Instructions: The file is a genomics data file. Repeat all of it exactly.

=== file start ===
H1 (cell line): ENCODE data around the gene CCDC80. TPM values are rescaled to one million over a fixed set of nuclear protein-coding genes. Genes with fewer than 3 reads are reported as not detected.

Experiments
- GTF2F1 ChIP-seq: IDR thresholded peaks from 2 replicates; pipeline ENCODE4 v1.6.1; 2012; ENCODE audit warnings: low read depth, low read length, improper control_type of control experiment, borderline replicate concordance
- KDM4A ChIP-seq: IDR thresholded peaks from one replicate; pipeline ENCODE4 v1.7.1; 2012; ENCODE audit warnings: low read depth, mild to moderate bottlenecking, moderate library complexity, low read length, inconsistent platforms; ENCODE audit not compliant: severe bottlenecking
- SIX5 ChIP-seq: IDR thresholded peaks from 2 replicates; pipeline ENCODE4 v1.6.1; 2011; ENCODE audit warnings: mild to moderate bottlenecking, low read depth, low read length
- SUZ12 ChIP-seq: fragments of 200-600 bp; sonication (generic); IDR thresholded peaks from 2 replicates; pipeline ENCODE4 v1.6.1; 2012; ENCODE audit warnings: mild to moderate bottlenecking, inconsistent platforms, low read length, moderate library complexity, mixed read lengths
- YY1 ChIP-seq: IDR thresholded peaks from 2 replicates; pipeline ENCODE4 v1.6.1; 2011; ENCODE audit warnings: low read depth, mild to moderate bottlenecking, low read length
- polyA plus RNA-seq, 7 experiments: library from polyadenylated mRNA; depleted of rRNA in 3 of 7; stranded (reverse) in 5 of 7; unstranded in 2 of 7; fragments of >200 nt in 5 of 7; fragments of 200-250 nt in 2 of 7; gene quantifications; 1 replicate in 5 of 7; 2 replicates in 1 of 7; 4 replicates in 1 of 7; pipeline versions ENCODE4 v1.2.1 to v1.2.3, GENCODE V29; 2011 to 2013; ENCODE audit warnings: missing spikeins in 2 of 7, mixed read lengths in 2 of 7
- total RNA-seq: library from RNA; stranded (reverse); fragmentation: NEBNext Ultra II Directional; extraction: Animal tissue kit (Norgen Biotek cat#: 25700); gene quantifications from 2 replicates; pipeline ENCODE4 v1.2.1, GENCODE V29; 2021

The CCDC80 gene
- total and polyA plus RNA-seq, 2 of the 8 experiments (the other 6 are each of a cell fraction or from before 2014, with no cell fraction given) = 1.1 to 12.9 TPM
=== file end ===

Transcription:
H1 (cell line): ENCODE data around the gene CCDC80. TPM values are rescaled to one million over a fixed set of nuclear protein-coding genes. Genes with fewer than 3 reads are reported as not detected.

Experiments
- GTF2F1 ChIP-seq: IDR thresholded peaks from 2 replicates; pipeline ENCODE4 v1.6.1; 2012; ENCODE audit warnings: low read depth, low read length, improper control_type of control experiment, borderline replicate concordance
- KDM4A ChIP-seq: IDR thresholded peaks from one replicate; pipeline ENCODE4 v1.7.1; 2012; ENCODE audit warnings: low read depth, mild to moderate bottlenecking, moderate library complexity, low read length, inconsistent platforms; ENCODE audit not compliant: severe bottlenecking
- SIX5 ChIP-seq: IDR thresholded peaks from 2 replicates; pipeline ENCODE4 v1.6.1; 2011; ENCODE audit warnings: mild to moderate bottlenecking, low read depth, low read length
- SUZ12 ChIP-seq: fragments of 200-600 bp; sonication (generic); IDR thresholded peaks from 2 replicates; pipeline ENCODE4 v1.6.1; 2012; ENCODE audit warnings: mild to moderate bottlenecking, inconsistent platforms, low read length, moderate library complexity, mixed read lengths
- YY1 ChIP-seq: IDR thresholded peaks from 2 replicates; pipeline ENCODE4 v1.6.1; 2011; ENCODE audit warnings: low read depth, mild to moderate bottlenecking, low read length
- polyA plus RNA-seq, 7 experiments: library from polyadenylated mRNA; depleted of rRNA in 3 of 7; stranded (reverse) in 5 of 7; unstranded in 2 of 7; fragments of >200 nt in 5 of 7; fragments of 200-250 nt in 2 of 7; gene quantifications; 1 replicate in 5 of 7; 2 replicates in 1 of 7; 4 replicates in 1 of 7; pipeline versions ENCODE4 v1.2.1 to v1.2.3, GENCODE V29; 2011 to 2013; ENCODE audit warnings: missing spikeins in 2 of 7, mixed read lengths in 2 of 7
- total RNA-seq: library from RNA; stranded (reverse); fragmentation: NEBNext Ultra II Directional; extraction: Animal tissue kit (Norgen Biotek cat#: 25700); gene quantifications from 2 replicates; pipeline ENCODE4 v1.2.1, GENCODE V29; 2021

The CCDC80 gene
- total and polyA plus RNA-seq, 2 of the 8 experiments (the other 6 are each of a cell fraction or from before 2014, with no cell fraction given) = 1.1 to 12.9 TPM